Rehab won $250,720 for finishing second with a 506-pound blue marlin caught Friday by Ryan Howard of Savannah, S.C. Rehab captain Nathan Shepard, Statesboro, teamed Howard and the mates to boat their catch in 75 minutes.
Weldor’s Ark, captained by Mike Taylor, Swansboro, finished third in the blue marlin standings to win $166,480 for the 484.9-pounder landed Monday by angler John Roberts, Greenville. Weldor’s Arc was bumped out of second by Rehab but avoided any additional slide down the leaderboard when no bigger blue marlins were caught.
The 59th Big Rock had a field of 177 boats but most were fished out by the final day. Competitors are only allowed to fish 4-of-6 days in the competition. Just 53 boats were eligible to fish Saturday and choppy seas limited anglers to 11 releases: one blue marlin, seven white marlins and three sailfish.
Bull Frog’s blue marlin release — the one that the Run-Off celebrated with 10 minutes remaining in the competition — was worth $48,520 in the daily release division.
Anglers tallied 160 billfish releases during the tournament, including 78 blue marlins. Only six blue marlins were brought to the scales for a tournament release rate of 96 percent.
Sea Toy, captained by Bull Tolson, Manteo, won the release division with 2,525 points. Sea Toy anglers caught and released six blue marlins and one white marlin to win $139,187 in addition to the $48,520 Tuesday WTA release prize.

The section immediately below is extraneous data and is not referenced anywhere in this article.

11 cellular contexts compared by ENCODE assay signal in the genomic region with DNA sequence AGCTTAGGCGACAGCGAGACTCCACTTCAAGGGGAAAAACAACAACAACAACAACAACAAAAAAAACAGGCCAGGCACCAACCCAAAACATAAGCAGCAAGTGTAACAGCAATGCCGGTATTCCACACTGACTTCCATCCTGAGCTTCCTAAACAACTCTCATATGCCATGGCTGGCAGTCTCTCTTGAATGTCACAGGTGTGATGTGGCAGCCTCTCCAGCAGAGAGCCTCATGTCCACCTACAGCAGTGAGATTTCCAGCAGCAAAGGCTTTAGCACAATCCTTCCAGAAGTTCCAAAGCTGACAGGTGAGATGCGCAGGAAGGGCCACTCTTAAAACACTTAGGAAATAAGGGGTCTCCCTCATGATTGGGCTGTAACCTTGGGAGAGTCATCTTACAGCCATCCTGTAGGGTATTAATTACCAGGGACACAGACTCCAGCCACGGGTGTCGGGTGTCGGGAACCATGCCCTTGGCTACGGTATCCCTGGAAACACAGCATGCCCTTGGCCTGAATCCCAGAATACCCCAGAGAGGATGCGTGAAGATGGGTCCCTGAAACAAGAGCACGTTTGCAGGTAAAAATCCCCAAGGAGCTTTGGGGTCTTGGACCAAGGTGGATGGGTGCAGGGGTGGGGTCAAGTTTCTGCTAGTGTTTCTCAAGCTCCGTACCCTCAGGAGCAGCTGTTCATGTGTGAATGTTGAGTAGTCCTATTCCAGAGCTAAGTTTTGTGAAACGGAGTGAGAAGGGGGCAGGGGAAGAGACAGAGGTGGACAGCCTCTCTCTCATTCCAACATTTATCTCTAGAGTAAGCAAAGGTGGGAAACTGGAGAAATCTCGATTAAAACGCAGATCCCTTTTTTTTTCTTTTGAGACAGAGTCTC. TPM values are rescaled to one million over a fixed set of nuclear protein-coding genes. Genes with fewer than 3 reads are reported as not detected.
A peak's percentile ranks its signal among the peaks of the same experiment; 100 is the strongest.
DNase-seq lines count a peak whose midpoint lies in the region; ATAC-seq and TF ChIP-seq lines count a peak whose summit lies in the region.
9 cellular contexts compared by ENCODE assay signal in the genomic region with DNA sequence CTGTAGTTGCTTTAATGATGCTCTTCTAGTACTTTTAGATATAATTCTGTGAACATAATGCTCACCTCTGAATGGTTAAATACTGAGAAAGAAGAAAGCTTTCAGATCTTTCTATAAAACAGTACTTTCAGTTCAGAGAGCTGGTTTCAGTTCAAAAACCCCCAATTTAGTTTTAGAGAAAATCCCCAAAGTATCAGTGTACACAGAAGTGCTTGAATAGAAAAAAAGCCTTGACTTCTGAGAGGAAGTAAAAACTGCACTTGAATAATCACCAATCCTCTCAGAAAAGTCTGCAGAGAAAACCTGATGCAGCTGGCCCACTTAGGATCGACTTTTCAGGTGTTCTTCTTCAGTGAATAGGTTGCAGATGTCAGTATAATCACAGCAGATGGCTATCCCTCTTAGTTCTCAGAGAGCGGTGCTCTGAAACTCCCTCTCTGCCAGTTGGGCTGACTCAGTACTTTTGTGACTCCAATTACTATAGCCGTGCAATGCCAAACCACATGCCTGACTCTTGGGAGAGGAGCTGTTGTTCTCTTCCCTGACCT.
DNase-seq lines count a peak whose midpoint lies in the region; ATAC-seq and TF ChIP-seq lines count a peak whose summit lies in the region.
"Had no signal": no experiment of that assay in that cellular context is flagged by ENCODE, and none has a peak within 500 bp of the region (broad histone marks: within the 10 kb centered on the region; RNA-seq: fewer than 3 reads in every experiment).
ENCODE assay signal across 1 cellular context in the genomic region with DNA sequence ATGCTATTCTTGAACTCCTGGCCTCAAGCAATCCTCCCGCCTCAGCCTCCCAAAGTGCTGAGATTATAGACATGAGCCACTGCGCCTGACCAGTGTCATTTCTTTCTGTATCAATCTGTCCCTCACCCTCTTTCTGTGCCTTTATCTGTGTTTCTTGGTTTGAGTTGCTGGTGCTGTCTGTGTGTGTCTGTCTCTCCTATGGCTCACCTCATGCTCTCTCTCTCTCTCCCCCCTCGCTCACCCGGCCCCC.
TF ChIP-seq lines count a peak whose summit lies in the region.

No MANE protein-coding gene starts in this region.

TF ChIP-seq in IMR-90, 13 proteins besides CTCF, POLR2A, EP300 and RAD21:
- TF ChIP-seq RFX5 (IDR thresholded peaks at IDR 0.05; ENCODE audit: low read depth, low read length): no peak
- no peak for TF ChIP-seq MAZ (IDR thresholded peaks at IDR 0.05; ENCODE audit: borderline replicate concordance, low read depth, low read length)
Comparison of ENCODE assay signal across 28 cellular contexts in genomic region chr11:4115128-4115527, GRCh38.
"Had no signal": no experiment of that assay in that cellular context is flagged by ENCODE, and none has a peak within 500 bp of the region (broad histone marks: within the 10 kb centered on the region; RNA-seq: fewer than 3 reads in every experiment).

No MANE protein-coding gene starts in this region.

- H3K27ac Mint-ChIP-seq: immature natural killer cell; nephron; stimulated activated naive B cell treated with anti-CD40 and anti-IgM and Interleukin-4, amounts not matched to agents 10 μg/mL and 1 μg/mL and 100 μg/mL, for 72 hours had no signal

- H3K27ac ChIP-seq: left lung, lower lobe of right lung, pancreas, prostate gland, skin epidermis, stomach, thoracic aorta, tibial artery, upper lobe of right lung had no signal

Uno Mas, captained by Tommy Lynsky, Ft. Lauderdale, FL, scored 1,575 points by releasing three blue marlins, one white marlin and two sailfish. Uno Mas won $80,962 for finishing second in the release division in addition to two daily prizes of $48,520 each.
Marlin Fever, captained by Cameron Guthrie, Morehead City, tallied 1,450 points from three blue marlin releases and two white marlin releases. Marlin Fever finished third to win $53,975.
Islander, captained by Bobby Schlegel, Greenville, captured the WTA dolphin division with a 69.1-pounder that was reeled in Tuesday by angler Jess Powell, Nashville. Powell’s catch was worth $137,700 plus a $2,000 daily prize.
Doc Fees, captained by Jed Galloway, Wilmington, won the wahoo gamefish division lead with a 97.7-pounder caught by Chad McIntyre, Raleigh. McIntyre’s catch was worth $5,000 plus a $2,000 daily prize.
No boat has managed to land a yellowfin tuna during the tournament.
Megabite, captained by Teak Bell, Wilmington, tallied the 59th billfish release of the 59th Big Rock and will receive $5,900 for that timely release. Six boats won $5,000 apiece for recording the first release of the day. The daily release winning boats are Buddy Boy, Island Girl, Strike One, Ann Warrick, Little Less Talk and Pig Rig.
“This has been an amazing tournament,” said tournament director Crystal Hesmer, who has presided over the last 20 Big Rocks. “We had a record purse, a record payout to the winning boat and record payouts to our release winners. It’s really amazing.
“Big Rock participants are simply the best. Everyone competed hard and had great time. I want to thank everyone for being a part of the 59th Big Rock and hope they will be able to come back again next year.”
The 59th Big Rock wrapped up Saturday night with an awards banquet set at the Crystal Coast Civic Center. Big Rock officials use the occasion to distribute checks to the winners and thank participants, sponsors and volunteers for making the tournament a huge success.